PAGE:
Pledges We Won’t Haze

We want to provide our customers with a range of products to best suit their tastes, so we’ve unlocked various new pledge levels on our Kickstarter campaign.

The bulk of the new pledge levels are subscription-based, offering substantial savings over the cover price. For example, the ITHACAN gives pledgers six issues of quality science fiction wrapped around a unique board game for $120, which is $60 off the cover price. The ATHENIAN was designed with collectors in mind: two copies of the first six issues for $235, a $125 savings off the cover price.

We also unlocked fiction-only subscriptions plus many Canadian-only pledge levels, in which the price of shipping is less than that required for other international backers.

Our Kickstarter campaign also offers various pledge levels featuring add-ons, some of which will only be available for Kickstarter backers. For example, a limited number of pledges of $750 or more will get a pledger’s caricature on a playing piece in War of the Worlds, the game included in the first issue. One backer became our Superhero after pledging $1000, securing his caricature on the Superhero game piece.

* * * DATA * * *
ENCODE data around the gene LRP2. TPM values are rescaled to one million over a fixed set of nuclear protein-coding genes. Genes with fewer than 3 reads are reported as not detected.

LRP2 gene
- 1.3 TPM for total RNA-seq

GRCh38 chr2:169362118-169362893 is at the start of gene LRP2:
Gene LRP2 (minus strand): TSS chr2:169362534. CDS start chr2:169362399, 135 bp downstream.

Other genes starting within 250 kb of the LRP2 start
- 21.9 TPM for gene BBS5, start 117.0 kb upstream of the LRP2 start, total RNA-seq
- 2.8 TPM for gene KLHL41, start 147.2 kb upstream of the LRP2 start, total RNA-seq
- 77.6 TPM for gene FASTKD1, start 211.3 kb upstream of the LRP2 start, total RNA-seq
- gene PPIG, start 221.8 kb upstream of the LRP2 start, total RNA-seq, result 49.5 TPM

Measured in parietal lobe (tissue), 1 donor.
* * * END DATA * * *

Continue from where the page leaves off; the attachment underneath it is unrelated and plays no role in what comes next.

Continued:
Head over to our Kickstarter now and pick the pledge level that best fits you!

We Have Spent Many Years Before the Mast(head)

Many of our Facebook followers, KickStarter Backers, and inquisitive visitors have asked who we are. It’s a fair question. We’ve done a pretty good job describing what we’re trying to do, but haven’t spent much time talking about who we are. We worked up a draft of what the imprint of Ares Magazine will look like. As long as we were at it, we added some previous jobs some of Ares staff have held and a few fun facts about some of us. That should provide you with a bit of an introduction.

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Doh!